Chesuncook Lake

Key Species: Lake trout, landlocked salmon, brook trout, white perch, cusk

Best Way to Fish: boat

Best Time to Fish: May and September

MAG: 50, D-1

Description: Chesuncook Lake, formed by Ripogenus Dam, is Maine’s third largest body of fresh water. Three distinct sections of the lake are connected. The main stem is known as Chesuncook Lake, the lower body as Caribou Lake, and a third appendage as Ripogenus Lake. The total acreage is 26,200, with a maximum depth of 150 feet. Chesuncook Lake runs in a northwest-southeast direction and prevailing winds can cause large waves and whitecaps. Do not stray far from shore unless you have a large boat (16 feet minimum) and a dependable motor.

This is a semi-remote lake, with a few cottages at the southern end. Marine fossils can be found along the shore near Ripogenus Dam, at the extreme southeast end of the lake. Gero Island, at the head of Chesuncook Lake, is maintained by the Maine Bureau of Public Lands. The daily bag limit on landlocked salmon is one fish, with a minimum length limit of 16 inches. Camping is available.

Fishing index: Try for brook trout in May, in the north and south ends of the Caribou Lake section. Troll slowly near shore, using Jerry’s smelt, Edson tiger light, red-gray ghost, or black ghost. Anglers using bait take trout by drifting with worms or night crawlers.

Salmon fishers do well around Sandy Point, on the west side of the Chesuncook Lake section, and around the mouths of the many brooks and streams that enter the lake.

Large tandem streamers are effective here. Use any pattern that represents a smelt, especially gray ghost, redgray ghost, supervisor, and nine-three. Joe’s smelt and Jerry’s smelt are also productive when trolled.

White perch can be found in all parts of the lake, especially the south end and at the north end around Gero Island. For perch, begin in about 30 feet of water and drift, with a worm or night crawler on bottom. You can also take perch with rubber-bodied lead-head jigs and small Swedish Pimples. If you want to take an occasional whitefish while white perch fishing, stick to the small Swedish Pimples. You may want to put a bit of worm on the treble hook of the Swedish Pimple as an incentive. In summer, lake trout will hold in and along the deep north-south trench that extends the length of Chesuncook Lake. Using a downrigger or lead-core line and a set of lake trolls, slowly troll with a large shiner, smelt, or small sucker riding just off the bottom.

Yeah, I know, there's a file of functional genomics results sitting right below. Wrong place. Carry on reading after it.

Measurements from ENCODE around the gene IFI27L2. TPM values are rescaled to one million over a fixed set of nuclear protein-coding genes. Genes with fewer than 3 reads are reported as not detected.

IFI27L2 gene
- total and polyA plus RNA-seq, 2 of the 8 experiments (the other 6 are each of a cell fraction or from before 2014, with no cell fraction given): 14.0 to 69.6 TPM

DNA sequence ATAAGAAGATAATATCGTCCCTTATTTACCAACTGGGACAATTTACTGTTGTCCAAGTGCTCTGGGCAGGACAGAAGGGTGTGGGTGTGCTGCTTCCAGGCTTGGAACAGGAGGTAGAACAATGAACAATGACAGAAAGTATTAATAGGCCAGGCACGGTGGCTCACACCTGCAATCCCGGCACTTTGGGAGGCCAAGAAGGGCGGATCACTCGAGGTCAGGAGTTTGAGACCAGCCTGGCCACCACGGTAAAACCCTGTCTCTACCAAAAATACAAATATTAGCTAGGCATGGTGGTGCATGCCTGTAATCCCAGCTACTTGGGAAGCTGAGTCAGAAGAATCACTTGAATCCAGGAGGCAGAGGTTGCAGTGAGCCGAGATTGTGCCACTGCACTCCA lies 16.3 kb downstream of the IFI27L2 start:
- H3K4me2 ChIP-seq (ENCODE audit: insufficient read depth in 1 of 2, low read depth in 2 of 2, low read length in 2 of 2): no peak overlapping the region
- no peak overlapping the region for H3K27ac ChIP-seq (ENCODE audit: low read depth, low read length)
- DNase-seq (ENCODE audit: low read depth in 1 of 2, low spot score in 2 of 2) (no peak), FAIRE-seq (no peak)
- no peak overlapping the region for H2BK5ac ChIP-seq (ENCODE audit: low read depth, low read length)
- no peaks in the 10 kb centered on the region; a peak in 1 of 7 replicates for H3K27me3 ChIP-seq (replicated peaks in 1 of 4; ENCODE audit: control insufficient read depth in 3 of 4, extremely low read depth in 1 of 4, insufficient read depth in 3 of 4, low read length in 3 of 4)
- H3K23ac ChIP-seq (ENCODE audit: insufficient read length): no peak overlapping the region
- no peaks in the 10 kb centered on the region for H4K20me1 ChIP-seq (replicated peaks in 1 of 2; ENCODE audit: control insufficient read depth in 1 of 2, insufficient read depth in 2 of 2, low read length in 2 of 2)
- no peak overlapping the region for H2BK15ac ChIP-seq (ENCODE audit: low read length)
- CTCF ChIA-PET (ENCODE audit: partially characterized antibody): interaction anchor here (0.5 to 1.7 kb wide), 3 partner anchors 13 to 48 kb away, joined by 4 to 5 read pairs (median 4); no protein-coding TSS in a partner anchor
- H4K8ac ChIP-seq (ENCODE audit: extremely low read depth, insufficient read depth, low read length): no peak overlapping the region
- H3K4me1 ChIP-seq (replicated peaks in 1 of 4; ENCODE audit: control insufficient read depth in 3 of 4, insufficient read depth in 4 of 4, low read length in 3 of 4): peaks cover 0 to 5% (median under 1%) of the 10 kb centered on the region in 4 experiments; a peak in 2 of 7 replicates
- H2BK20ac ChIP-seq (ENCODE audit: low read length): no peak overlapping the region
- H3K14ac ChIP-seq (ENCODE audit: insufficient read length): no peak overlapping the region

For cusk, try night fishing in any shallow area. Use a dead minnow, a night crawler, or a gob of worms. Prop your rod securely to prevent a large cusk from pulling it into the water.

Directions: Roads to Chesuncook Lake are part of the North Maine Woods Multiple Ownership-Multiple Use Management Area. From Maine Routes 15 and 6 in Greenville, take the Lily Bay Road north to Kokadjo. From there, head north on the Sias Hill Road to the Sias Hill Checkpoint, where you must

Rising nearly 100 feet from its base, Rip Dam holds back the waters of Chesuncook Lake, Maine’s third largest lake. Below the dam is a wild and scenic gorge formed by the West Branch of the Penobscot River.

stop and register. Continue north, following the signs for Ripogenus Dam, and go straight to the Greenville Road. Follow the Greenville Road to the intersection of the Golden Road, and turn right at the south end of Caribou Lake. Continue on the Golden Road and turn left at the checkpoint for Ripogenus Lake, where you will find a boat ramp and campsite. It is 42 miles from Greenville to Ripogenus Dam. You can also take Interstate 95 to Millinocket. From Millinocket, take the Golden Road to the West Branch.

For more information: To reserve a campsite, contact the North Maine Woods office. You should also request one of their pamphlets, and you are strongly advised to purchase a map of the area, obtainable at the checkpoint or from Great Northern Paper. The map will show all authorized campsites where no fire permit is required, as well as campsites where a fire permit is required. If you plan to stay at different sites in the area, contact the Northern Region Headquarters of Great Northern Paper in Island Falls seven days a week.

Chesuncook Lake Photo Gallery

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